What first drew me (and scores of others, I'm sure) to Jace Wayland was his complete disregard for authority and his extreme levels of snark. The more hopeless and deranged his life with Clary became, the brighter he blazed and the harder he fought to protect the things he could be sure of (his family, his world, etc). After the last page of City of Glass, when he and Clary realize their love is no longer forbidden, it all goes away. Things go south in CoFA, but it's not the same. Instead of keeping his head straight and using snark as his strongest weapon, he just broods and angsts - strangely like Alec. Jace at the end of this series is a changed man from where we left him in CoG, and it's not really a good thing.

I admired Clary in the first three books - as I've mentioned in my review of City of Bones - because despite being the audience-insert character, she wasn't a blank slate. Her passion for art wasn't something every reader could relate to, but it fleshed her out and gave her character. In this book, her love of art is only mentioned in relation to her ability to create new runes, which has become an arbitrary power that almost feels like an easy way of allowing her to be a sub-par Shadowhunter with no ability to defend herself and yet not appear completely useless.

Relationships: ooh
Jace and Clary - I got my happy ending for these two at the end of City of Glass, so everything that has come afterwards has gone a bit over my head. All the drama and angst of Jace's possession and then his time spent in his brother's capitivity, it just didn't stir me the way it should have because their story had already ended. Restarting it in City of Fallen Angels just felt forced, so it was like reading about two completely different people's relationship. I feel these two have gotten a watered-down version of what could have been (slash already was) a pretty fantastic love story.

Simon and Isabelle - This relationship piqued my interest, mainly because it's the only plot device that is unique to this book. Painted as the eternal (heh) underdog, I was very glad to see Simon be able to come into his own and be confident in his relationship with Isabelle.

Alec and Magnus - I really appreciated this relationship at first, because it was absolutely typical and ordinary in all ways except for that Alec and Magnus are both boys. That's good to see in literature, because that's what it's like in real life. Over time, though, I feel the relationship itself just became a symbol of Alec's angst because he's looked down on by his father for being gay, which ventures into After School Special territory. The actual issues of their relationship - Magnus never aging and Alec wanting him to be mortal - only come to the forefront at the whim of the author as a plot device to keep them apart. To be fair, the same is done to a lesser extent to Clary and Jace's relationship in the case of the Heavenly Fire, whose function early on seems to be solely to keep them from making out.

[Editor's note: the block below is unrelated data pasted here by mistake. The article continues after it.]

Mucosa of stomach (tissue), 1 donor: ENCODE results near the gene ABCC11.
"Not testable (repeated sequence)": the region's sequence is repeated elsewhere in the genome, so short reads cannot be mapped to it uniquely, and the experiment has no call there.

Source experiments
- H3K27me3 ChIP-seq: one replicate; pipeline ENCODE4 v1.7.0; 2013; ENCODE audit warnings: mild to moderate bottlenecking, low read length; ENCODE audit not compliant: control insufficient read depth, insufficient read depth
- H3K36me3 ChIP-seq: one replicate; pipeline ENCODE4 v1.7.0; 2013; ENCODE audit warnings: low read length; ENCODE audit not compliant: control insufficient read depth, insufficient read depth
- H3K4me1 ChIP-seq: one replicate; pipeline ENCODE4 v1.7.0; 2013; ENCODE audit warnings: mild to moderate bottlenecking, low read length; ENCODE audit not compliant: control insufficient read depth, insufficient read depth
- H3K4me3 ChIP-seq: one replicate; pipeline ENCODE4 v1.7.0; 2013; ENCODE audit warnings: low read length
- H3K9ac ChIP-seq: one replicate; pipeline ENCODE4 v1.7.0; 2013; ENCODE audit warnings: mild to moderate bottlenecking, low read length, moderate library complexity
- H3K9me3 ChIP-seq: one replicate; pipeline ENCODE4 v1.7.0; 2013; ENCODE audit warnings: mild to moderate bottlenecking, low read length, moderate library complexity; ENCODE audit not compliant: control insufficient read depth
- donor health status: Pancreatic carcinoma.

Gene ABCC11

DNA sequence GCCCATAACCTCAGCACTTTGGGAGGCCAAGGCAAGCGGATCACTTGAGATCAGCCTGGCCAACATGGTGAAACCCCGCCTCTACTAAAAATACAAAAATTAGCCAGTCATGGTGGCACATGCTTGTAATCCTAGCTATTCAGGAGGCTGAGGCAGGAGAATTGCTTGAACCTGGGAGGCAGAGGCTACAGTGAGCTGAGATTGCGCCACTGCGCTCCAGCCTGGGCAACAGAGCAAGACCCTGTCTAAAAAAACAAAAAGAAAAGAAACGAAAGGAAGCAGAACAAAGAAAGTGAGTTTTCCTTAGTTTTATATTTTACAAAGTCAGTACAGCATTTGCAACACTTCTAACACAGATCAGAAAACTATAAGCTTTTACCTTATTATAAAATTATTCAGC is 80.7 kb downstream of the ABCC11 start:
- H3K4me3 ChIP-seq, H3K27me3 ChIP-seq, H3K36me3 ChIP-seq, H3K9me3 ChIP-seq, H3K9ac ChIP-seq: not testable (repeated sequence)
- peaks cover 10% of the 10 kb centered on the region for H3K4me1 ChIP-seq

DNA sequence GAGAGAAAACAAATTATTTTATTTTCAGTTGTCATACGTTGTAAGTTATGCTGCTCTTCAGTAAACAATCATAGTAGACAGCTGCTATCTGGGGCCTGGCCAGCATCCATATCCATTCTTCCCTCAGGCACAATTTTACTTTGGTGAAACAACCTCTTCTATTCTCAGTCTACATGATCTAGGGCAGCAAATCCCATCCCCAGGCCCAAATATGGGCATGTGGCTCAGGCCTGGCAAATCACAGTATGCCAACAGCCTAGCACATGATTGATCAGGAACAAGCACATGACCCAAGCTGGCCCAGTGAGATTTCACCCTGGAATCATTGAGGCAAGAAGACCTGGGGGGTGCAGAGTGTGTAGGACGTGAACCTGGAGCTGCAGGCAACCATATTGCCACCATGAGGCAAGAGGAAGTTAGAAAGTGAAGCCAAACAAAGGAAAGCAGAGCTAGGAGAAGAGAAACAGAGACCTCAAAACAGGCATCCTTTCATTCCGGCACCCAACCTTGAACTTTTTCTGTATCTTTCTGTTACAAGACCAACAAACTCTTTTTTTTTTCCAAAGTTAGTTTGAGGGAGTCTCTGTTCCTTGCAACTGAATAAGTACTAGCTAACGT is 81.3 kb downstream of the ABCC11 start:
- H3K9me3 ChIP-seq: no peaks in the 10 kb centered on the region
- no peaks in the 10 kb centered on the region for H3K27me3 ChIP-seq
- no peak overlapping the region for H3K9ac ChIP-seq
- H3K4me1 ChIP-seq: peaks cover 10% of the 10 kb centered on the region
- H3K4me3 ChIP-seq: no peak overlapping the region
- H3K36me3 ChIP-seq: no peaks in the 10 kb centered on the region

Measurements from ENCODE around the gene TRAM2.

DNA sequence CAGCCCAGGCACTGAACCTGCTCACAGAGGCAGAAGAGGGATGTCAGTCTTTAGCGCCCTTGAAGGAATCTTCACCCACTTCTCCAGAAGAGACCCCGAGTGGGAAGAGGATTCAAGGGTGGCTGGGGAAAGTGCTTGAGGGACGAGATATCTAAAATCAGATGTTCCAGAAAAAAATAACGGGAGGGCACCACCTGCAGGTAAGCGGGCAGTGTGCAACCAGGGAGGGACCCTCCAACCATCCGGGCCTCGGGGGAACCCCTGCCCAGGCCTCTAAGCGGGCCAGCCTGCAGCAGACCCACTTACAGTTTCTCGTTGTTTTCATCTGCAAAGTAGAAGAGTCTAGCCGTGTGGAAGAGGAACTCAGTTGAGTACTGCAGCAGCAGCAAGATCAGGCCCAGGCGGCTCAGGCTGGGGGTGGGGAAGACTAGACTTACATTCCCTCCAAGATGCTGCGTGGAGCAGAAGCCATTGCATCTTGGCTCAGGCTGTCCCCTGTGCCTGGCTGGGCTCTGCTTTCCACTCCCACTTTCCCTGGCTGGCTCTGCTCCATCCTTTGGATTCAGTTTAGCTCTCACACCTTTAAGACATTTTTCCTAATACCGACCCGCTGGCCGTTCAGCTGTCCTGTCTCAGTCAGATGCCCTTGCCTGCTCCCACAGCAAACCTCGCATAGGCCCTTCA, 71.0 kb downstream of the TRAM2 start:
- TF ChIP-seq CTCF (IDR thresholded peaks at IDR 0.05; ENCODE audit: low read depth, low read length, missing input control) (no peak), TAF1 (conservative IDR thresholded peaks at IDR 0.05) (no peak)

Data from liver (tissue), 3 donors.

Special Features: meh
Two new characters, Julian Blackthorn and Emma Carstairs, are introduced in this book, as Cassandra Clare's way of setting up her next book series, which will feature these two as protagonists and follow their adventures at the California Institute. That's nice and all, but considering how much exposure they get in this book, it's like their series has just started early, in the middle of the current one. Part of my frustration with the 725-page count came from the heavy inclusion of these two characters, who won't be terribly relevant until the next series (which I don't know if I'll read) and yet I'm forced to sit through whole chapters of backstory and information about their families. This felt a lot like a marketing technique to garner interest in even more Shadowhunter books, which just seems like a ploy to make more money off of a series that peaked three books ago. I've put this under Special Features simply because I've never seen this technique employed quite so blatantly in a novel before, and felt it deserved its own category.

Parting Quote:
“Your boyfriend's crazy,” he said to Clary.
“Yeah, but he’s hot,” said Clary. “So there’s that.”
That sound you hear in the distance is me groaning.